The Garden in April

Have finished the annual cut down of our collection of grasses and perennials last month the garden can look a little flat for a few weeks while these areas, such as the Decennium, Mill End and Long Walk, re clothe the ground as part of the gardens dynamic annual rhythm. It at this time of year especially when we can see clearly just how valuable the woody trees and shrubs are to the garden, contributing structure, screening, habitat, and of course quite fabulous, if sometimes fleeting, early season flowers. While the garden does not have many magnolias Jane, San Jose and Pinkie are three that are offering an impressive quantity of scented flower just now.

The highly visible flowers of Magnolia San Jose at the top of the Long Walk.
Magnolia Jane offers scented and freely produced flowers as part of the Shady Garden planting.
Not all woody plants contribute flower, as the incredible bark of our fallen eucalyptus amply demonstrates. A family of treecreepers have their nest along one of the branches, nestled amongst the sloughing bark rather than in the actual branch. While rather lower down a water vole has made a home in the bark closer to the water edge.
Difficult to ignore are the camellias at this time of year which is the main flowering season for most types. While offering solid evergreen structure and screening all year the amazing range of flower colour, size and shape becomes very evident in the spring, such as Camellia Red Crystal along Four Oaks walk.
The almost unique shape and leaf of Acacia pravissima has been literally covered in bright yellow pom-pom like flowers since later February. Considering all the frost, wind and rain of the past few weeks this is a pretty impressive effort!
Happy in dry and shady conditions such as at the base of Magnolia Jane, the native Melica uniflora albida is already making a soft carpet of bright green foliage in advance of producing its dainty looking white flowers in a few weeks time.
Such a pleasure to see each season, and seemingly impervious to frost and rain, are the cheery starlike flowers of Ipheion which love dry and generally sunny places.
At this time of year the Shady meadow comes alive with many native bulbs and perennials such as white Anemone nemerosa Alba and the soft yellow of Primula vulgaris.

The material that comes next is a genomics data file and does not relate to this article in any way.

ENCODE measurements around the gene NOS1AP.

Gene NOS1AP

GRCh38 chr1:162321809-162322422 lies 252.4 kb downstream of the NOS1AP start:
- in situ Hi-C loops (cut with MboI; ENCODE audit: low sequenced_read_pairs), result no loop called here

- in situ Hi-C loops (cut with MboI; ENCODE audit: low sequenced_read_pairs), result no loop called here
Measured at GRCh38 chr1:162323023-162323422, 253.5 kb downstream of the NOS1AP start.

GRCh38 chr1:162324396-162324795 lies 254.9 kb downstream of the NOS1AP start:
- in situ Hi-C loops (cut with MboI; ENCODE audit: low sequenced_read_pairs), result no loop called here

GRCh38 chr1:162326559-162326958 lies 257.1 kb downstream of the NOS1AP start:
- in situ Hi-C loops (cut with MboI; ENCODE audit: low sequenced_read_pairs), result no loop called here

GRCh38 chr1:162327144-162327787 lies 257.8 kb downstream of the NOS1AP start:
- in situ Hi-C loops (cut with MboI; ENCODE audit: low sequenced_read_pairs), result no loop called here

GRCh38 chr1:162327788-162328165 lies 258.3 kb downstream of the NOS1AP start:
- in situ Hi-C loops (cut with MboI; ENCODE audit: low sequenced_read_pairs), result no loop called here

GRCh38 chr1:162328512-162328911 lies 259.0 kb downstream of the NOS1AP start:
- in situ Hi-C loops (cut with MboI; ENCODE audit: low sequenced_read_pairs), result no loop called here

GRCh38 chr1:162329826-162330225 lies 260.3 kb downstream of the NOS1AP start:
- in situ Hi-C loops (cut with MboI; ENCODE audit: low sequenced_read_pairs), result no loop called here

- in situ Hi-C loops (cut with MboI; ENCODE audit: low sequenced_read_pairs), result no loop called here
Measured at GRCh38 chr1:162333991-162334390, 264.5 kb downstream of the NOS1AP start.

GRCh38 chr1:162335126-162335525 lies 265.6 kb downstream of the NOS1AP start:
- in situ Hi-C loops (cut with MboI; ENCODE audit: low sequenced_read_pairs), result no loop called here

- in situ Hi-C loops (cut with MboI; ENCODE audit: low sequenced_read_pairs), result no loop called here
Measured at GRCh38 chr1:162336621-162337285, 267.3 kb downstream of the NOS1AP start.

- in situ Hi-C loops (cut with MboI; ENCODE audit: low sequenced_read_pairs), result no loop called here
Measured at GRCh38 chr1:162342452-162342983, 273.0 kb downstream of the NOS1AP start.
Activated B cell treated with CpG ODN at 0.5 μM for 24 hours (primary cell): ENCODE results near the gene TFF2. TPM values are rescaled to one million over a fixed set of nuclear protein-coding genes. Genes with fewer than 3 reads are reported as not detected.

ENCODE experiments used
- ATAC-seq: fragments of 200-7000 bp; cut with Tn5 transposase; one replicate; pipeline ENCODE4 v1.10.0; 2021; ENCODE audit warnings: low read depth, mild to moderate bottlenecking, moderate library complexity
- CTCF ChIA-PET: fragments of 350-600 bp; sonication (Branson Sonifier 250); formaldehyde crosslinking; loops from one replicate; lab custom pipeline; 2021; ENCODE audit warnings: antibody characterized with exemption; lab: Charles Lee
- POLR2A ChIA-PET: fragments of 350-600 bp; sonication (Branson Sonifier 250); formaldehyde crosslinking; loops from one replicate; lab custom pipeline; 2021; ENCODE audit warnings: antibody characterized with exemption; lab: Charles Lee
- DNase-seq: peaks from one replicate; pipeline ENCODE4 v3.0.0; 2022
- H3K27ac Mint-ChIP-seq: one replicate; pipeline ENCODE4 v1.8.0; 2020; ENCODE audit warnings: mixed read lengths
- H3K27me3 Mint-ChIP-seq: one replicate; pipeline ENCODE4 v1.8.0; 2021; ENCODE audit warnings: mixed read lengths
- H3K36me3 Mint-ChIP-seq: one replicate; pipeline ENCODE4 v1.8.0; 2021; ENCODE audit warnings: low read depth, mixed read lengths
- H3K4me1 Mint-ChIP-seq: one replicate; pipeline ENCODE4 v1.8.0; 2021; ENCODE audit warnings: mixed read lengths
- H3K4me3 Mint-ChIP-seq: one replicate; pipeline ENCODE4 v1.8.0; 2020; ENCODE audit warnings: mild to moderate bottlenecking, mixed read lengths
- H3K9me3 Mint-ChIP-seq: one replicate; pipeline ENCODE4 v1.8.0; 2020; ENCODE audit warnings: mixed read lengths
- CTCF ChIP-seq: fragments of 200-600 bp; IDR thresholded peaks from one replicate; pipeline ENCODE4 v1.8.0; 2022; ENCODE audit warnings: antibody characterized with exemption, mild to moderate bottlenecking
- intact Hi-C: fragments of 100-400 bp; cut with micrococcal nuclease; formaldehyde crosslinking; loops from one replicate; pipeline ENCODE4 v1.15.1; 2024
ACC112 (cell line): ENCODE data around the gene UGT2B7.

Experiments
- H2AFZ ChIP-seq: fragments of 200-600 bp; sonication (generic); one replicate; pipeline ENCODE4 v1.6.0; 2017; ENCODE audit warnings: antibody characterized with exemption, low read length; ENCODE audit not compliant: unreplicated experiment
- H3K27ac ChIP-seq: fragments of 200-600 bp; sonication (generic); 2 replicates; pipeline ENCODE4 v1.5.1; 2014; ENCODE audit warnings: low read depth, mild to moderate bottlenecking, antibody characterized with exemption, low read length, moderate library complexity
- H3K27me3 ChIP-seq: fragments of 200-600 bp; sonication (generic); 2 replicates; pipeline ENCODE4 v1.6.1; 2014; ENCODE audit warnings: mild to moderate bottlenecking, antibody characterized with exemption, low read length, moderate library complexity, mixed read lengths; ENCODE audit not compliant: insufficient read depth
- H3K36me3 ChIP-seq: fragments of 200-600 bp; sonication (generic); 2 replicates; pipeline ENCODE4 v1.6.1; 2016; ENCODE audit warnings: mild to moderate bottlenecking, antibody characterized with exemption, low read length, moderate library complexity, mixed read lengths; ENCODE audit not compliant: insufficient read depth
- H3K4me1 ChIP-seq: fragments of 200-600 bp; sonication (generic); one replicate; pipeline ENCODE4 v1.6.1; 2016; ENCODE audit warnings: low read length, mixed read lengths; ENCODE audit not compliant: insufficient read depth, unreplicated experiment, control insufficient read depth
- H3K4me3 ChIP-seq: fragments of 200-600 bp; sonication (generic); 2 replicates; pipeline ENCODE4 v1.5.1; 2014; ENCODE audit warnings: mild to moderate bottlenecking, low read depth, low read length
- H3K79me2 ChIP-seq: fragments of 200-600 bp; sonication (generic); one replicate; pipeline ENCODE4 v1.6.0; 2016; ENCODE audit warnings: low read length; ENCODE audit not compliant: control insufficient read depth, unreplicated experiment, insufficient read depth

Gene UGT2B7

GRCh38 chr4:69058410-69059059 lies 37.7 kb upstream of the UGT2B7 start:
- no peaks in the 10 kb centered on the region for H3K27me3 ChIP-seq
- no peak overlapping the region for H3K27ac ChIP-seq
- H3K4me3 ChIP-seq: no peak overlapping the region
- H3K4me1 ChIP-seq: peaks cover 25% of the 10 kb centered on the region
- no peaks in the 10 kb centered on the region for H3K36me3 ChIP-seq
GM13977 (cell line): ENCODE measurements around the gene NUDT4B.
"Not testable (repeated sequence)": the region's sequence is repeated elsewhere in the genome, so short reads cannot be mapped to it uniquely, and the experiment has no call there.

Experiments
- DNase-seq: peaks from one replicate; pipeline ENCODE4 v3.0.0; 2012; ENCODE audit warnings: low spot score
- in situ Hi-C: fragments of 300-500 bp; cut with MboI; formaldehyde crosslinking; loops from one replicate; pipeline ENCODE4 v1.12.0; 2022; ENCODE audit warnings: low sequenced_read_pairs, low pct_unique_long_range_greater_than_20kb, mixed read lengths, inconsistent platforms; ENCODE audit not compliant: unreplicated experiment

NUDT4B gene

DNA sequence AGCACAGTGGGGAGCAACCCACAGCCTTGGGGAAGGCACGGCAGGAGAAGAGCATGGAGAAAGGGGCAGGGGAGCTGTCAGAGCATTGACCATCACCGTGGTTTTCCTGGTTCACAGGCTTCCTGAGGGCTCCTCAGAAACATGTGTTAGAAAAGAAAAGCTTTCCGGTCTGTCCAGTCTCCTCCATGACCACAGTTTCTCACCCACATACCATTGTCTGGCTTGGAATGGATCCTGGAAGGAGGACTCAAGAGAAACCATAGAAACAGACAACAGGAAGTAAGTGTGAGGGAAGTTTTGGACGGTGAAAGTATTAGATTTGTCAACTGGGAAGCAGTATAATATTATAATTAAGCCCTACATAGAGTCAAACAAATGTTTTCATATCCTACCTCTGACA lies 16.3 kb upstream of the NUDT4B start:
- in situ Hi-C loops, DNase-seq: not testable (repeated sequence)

While in a more sunny part native marsh fritillaries, Fritilaria meleagris, seem entirely at home in the gardens sandy and relatively thin dry soil. As indeed does the native sedge, Carex remota, whose green foliage makes an excellent foil and will cover the ground for the rest of the season once the spring bulbs have finished their annual display.
While the bright colours of primula enliven the spring meadow in the foreground for a few weeks, the shaggy look of the Poa labillardierei making up the matrix of the Dry Meadow behind has a year round presence.
Looking from a different angle the Spring meadow gives way to the lower lying swale of the Rain Garden where primroses seem equally happy. Acacia pravissima and its bright yellow flowers back on to the top part of the swale.
The Damp garden has lived up to its name over recent weeks but Luzula Bromel (far right), Carex divulsa (centre & left), and Acorus Ogon (foreground) seem perfectly happy in the seasonably wet conditions.
Along with calamagrostis, hakonechloas such as this All Gold are amongst the first of the deciduous grasses to break into growth each year.
Cut back only a few weeks ago this Sesleria autumnalis has already produced a carpet of low green foliage.
For the past year the Dragon garden has been gradually emptied of the old planting and the soil prepared for the new. Weather permitting this month should see at least a good start to putting the new plants in their new home.
While on the dry bank of the Dragon garden the highly unusual flowers of Beschorneria yuccoides appear to be taking an active interest in the proceedings !
The orange flowers of Berberis Stapehillensis in effective partnership with the red and yellow toned foliage of photinia and philadelphus.